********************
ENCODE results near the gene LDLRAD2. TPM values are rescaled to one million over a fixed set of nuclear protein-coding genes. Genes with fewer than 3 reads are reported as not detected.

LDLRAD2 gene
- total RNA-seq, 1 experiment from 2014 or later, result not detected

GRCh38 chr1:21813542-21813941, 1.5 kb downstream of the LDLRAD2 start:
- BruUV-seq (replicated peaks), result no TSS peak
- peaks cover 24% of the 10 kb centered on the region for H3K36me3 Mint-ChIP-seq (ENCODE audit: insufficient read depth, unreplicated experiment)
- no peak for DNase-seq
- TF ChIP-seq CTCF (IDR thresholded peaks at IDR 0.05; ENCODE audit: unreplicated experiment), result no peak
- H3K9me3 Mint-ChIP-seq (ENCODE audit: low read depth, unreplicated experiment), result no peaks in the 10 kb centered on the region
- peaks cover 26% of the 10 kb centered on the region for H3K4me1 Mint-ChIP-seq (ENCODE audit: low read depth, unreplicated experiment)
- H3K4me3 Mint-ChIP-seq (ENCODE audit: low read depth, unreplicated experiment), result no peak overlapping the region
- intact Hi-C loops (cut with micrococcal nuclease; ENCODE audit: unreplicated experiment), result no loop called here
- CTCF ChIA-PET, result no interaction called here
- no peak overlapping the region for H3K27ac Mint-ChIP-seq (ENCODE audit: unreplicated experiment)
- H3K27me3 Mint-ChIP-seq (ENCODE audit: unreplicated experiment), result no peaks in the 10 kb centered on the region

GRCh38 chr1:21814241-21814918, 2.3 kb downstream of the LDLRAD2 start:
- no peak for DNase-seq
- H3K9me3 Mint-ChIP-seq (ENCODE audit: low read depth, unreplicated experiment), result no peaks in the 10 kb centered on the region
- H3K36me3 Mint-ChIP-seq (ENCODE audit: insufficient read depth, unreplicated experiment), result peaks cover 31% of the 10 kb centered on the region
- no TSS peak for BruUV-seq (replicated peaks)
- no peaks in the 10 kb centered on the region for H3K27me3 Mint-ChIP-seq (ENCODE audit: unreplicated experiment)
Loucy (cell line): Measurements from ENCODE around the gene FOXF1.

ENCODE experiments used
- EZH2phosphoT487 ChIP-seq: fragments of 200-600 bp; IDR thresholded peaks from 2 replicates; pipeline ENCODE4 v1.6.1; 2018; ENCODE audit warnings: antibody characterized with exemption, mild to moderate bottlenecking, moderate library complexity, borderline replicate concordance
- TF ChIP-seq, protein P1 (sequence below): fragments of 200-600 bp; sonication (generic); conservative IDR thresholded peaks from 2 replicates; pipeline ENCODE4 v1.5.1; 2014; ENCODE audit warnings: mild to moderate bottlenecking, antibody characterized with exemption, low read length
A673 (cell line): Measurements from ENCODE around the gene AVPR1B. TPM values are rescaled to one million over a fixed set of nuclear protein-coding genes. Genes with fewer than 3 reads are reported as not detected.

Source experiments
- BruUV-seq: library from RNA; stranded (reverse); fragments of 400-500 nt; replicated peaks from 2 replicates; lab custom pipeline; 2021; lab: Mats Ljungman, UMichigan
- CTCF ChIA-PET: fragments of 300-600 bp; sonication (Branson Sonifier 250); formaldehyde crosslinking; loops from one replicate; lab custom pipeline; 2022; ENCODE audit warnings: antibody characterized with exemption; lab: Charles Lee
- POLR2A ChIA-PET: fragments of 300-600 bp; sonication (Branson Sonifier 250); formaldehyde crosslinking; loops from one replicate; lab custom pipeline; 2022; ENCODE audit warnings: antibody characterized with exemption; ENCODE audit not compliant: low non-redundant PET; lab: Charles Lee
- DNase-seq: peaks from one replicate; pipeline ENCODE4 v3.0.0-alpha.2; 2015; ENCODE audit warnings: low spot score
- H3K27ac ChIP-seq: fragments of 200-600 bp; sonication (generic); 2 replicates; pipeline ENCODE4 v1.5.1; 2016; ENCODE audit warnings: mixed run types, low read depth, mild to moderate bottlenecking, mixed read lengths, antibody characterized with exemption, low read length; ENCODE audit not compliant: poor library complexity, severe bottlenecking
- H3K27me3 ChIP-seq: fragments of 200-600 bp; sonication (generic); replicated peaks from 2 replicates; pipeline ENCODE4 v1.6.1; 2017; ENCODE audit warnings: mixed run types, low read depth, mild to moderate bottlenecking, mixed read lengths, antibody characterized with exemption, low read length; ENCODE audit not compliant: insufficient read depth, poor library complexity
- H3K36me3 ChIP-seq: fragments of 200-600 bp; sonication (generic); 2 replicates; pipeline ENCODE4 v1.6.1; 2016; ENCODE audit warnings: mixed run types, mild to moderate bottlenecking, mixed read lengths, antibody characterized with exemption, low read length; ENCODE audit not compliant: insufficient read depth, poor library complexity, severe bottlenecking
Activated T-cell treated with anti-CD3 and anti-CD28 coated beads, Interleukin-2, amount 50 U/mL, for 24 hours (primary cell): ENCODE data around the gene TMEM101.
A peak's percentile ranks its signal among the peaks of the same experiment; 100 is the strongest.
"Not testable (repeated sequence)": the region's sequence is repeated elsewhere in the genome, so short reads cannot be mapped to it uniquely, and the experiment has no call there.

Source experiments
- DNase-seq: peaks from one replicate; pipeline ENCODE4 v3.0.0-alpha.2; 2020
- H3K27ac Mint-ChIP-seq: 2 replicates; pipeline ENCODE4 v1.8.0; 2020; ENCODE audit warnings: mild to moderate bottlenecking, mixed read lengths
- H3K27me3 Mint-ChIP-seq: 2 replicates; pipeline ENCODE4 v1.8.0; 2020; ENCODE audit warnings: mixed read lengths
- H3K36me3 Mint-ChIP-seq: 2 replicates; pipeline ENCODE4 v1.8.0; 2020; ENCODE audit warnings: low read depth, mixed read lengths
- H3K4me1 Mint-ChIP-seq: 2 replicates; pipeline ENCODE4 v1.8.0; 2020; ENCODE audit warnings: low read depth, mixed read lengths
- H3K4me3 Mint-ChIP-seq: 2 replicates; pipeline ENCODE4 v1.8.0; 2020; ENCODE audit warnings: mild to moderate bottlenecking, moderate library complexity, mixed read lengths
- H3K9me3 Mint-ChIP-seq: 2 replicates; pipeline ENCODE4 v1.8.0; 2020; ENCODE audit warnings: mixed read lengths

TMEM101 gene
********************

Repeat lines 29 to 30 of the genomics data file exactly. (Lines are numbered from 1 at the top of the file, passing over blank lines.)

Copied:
- CTCF ChIA-PET: fragments of 300-600 bp; sonication (Branson Sonifier 250); formaldehyde crosslinking; loops from one replicate; lab custom pipeline; 2022; ENCODE audit warnings: antibody characterized with exemption; lab: Charles Lee
- POLR2A ChIA-PET: fragments of 300-600 bp; sonication (Branson Sonifier 250); formaldehyde crosslinking; loops from one replicate; lab custom pipeline; 2022; ENCODE audit warnings: antibody characterized with exemption; ENCODE audit not compliant: low non-redundant PET; lab: Charles Lee